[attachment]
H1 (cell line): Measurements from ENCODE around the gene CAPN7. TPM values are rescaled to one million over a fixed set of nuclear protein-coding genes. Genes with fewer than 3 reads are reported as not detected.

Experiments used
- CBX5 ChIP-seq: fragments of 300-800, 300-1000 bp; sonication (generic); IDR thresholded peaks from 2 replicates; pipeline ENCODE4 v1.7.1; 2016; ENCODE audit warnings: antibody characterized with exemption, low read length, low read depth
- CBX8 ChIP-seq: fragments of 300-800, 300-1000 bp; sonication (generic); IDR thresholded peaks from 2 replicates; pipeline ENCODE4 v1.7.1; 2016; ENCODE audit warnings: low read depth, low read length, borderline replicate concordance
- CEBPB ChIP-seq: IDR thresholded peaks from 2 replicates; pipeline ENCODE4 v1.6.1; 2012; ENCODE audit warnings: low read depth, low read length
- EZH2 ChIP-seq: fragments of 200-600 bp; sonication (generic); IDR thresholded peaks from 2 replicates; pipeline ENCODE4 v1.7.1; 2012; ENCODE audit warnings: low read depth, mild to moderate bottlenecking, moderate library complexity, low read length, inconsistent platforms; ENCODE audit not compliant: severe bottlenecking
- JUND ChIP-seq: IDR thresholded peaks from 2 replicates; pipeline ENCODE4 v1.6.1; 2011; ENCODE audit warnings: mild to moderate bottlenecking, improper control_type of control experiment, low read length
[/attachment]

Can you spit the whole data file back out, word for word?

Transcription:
H1 (cell line): Measurements from ENCODE around the gene CAPN7. TPM values are rescaled to one million over a fixed set of nuclear protein-coding genes. Genes with fewer than 3 reads are reported as not detected.

Experiments used
- CBX5 ChIP-seq: fragments of 300-800, 300-1000 bp; sonication (generic); IDR thresholded peaks from 2 replicates; pipeline ENCODE4 v1.7.1; 2016; ENCODE audit warnings: antibody characterized with exemption, low read length, low read depth
- CBX8 ChIP-seq: fragments of 300-800, 300-1000 bp; sonication (generic); IDR thresholded peaks from 2 replicates; pipeline ENCODE4 v1.7.1; 2016; ENCODE audit warnings: low read depth, low read length, borderline replicate concordance
- CEBPB ChIP-seq: IDR thresholded peaks from 2 replicates; pipeline ENCODE4 v1.6.1; 2012; ENCODE audit warnings: low read depth, low read length
- EZH2 ChIP-seq: fragments of 200-600 bp; sonication (generic); IDR thresholded peaks from 2 replicates; pipeline ENCODE4 v1.7.1; 2012; ENCODE audit warnings: low read depth, mild to moderate bottlenecking, moderate library complexity, low read length, inconsistent platforms; ENCODE audit not compliant: severe bottlenecking
- JUND ChIP-seq: IDR thresholded peaks from 2 replicates; pipeline ENCODE4 v1.6.1; 2011; ENCODE audit warnings: mild to moderate bottlenecking, improper control_type of control experiment, low read length